To interact with these menus, you must first hold down either “L” or “R” on the controller (for the left or right radial menu, respectively), and then move the left joystick to highlight the option you want (like “Rides,” “Park Management,” the ride “Setup” menu, and so on).

Some of these menus are a few layers deep, and you’ll need to hold down L or R and press “B” each time you want to move back a layer.

Without going into too much more detail, suffice it to say that the controls in the Switch version take a lot of getting used to (though you can eventually master them), and the PC version is far and away superior in this regard (this is typically the case with games in this genre).

RCT3: Complete Edition Switch Screenshot (Source: Frontier Developments)

Is this game fun to play?

I’ll be the first to admit that I’ve adored RollerCoaster Tycoon 3 for years, so keep that in mind as I answer this question with a resounding, “Yes!” However, there are definitely a couple of things worth pointing out for those who haven’t played the original RCT3, or other games in the franchise.

Even though RCT3: Complete Edition is rated E for Everyone by the ESRB, the management-style gameplay may be too complex for younger players. We recommend starting younger players out with a tutorial and then jumping into the sandbox mode so that they don’t have to worry about money or completing specific objectives.

Elsewhere, the game includes a CoasterCam feature that is perfect for players of all ages. When you activate this feature on a ride, the camera zooms in to make it look like you’re actually riding the attraction, and it’s just a silly amount of fun.

Younger players may enjoy watching this CoasterCam gameplay, and they can also help someone else out by choosing ride colors, naming rides, and so on. This makes the game a fun cooperative experience for families, as well as a great management sim for solo players.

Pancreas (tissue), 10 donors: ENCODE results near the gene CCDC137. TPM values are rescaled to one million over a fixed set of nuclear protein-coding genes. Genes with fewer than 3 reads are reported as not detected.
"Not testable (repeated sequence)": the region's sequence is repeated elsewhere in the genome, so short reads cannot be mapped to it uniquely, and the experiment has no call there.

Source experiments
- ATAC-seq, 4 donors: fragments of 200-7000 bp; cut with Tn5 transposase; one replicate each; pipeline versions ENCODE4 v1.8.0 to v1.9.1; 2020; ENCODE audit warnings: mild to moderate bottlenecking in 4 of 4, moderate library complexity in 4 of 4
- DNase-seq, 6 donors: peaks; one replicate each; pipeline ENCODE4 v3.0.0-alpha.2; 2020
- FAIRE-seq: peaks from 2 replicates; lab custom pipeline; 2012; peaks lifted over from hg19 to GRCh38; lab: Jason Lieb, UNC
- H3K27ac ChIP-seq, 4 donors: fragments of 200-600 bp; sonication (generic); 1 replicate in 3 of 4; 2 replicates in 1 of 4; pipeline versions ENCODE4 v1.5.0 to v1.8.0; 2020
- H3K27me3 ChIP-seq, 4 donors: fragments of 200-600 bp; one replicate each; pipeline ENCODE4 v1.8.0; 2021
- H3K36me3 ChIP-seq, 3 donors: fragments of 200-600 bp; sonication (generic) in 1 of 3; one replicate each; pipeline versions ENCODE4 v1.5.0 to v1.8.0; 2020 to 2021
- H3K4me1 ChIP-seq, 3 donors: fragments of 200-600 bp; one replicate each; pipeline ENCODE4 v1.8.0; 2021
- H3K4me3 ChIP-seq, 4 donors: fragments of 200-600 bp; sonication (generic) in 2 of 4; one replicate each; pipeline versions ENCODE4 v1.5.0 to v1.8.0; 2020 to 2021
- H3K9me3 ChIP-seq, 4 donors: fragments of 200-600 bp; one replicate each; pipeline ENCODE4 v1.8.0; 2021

RCT3: Complete Edition PC Screenshot (Source: Frontier Developments)

Do the Switch and PC versions of the game come with all of the same features?

Actually, no. Both games contain the Career and Sandbox modes, but the separate Tutorial and Custom Scenario modes are only available in the PC version of the game (by default, the Switch version gives you a tutorial as you start playing). Plus, the Scenario Editor tool is only available on PC.

While there’s still plenty of content to enjoy in the Switch version of the game, we’re sad the Custom Scenario and Scenario Editor tools have been left out, since they allows players to create scenarios with specific goals that they want to complete. Without this mode, players will need to set and keep track of goals in their own head, or perhaps write them down.

Finally, the game handles save files differently across both platforms. On PC, you can have as many career save files as you need, to account for multiple people using the same computer, or a single person wanting to play through the career more than once. On Switch, you can have a single career save file per Switch profile.

If multiple family members use the same Switch profile (rather than each person having their own), you’ll run into a problem here when multiple people want to play the same career scenario. That is, if one person has completed the Vanilla Hills scenario, as an example, and someone else wants to complete this scenario too, their new game will overwrite the other player’s progress. To avoid this, make sure each person plays RCT3 on their own Switch profile.

What’s the final verdict?

We’re thrilled to see RCT3 given new life in this Complete Edition for PC and Switch. While the game’s controls on Switch leave a lot to be desired, it’s wonderful to be able to take our parks with us wherever we go through the Switch’s handheld functionality (and it’s great to see the game re-released on PC).

While the title’s management gameplay may not be appropriate for the youngest players, if your family already enjoys games like Planet Coaster and Planet Zoo, or you’re just fans of theme parks, we definitely recommend checking this one out.

RollerCoaster Tycoon 3: Complete Edition is now available on Switch and PC for $19.99. The game is rated E for Everyone by the ESRB.

Disclosure: Frontier Developments gave SuperParent codes for RCT3: Complete Edition on Switch and PC for coverage purposes.

Brandy Berthelson

Brandy Berthelson has been writing about video games and technology since 2006, with her work appearing on sites including AOL Games, Digital Spy, and Adweek. When she’s not gaming, Brandy enjoys crafting, baking, and traveling with her husband.

SuperParent © 2024 | All Rights Reserved.